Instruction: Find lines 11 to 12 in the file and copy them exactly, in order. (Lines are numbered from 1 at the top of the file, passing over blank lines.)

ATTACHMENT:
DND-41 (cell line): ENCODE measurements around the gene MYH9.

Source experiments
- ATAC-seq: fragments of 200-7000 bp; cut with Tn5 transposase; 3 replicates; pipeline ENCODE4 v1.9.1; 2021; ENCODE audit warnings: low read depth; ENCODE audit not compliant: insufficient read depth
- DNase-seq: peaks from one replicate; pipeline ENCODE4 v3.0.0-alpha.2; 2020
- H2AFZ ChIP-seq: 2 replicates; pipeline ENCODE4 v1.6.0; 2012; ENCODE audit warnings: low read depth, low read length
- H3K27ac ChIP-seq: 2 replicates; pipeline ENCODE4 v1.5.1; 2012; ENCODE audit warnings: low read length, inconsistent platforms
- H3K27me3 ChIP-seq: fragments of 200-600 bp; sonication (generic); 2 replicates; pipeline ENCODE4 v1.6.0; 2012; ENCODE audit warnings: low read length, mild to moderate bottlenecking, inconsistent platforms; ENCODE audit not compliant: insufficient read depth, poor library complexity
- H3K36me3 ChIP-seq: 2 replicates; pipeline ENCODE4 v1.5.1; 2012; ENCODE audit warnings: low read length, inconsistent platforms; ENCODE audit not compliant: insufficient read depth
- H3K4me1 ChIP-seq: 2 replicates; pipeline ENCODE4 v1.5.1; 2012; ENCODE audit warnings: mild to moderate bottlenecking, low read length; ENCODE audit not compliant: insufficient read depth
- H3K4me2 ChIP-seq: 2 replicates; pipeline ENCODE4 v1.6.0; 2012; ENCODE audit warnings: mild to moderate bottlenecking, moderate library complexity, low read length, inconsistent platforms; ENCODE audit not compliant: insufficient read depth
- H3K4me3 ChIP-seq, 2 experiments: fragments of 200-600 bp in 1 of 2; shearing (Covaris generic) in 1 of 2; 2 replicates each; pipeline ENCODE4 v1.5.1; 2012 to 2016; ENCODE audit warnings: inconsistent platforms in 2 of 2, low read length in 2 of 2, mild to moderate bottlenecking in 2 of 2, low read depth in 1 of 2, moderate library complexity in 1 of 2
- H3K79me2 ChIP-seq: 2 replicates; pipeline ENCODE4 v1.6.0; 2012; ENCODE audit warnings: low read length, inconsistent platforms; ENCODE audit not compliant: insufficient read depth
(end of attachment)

- H3K4me3 ChIP-seq, 2 experiments: fragments of 200-600 bp in 1 of 2; shearing (Covaris generic) in 1 of 2; 2 replicates each; pipeline ENCODE4 v1.5.1; 2012 to 2016; ENCODE audit warnings: inconsistent platforms in 2 of 2, low read length in 2 of 2, mild to moderate bottlenecking in 2 of 2, low read depth in 1 of 2, moderate library complexity in 1 of 2
- H3K79me2 ChIP-seq: 2 replicates; pipeline ENCODE4 v1.6.0; 2012; ENCODE audit warnings: low read length, inconsistent platforms; ENCODE audit not compliant: insufficient read depth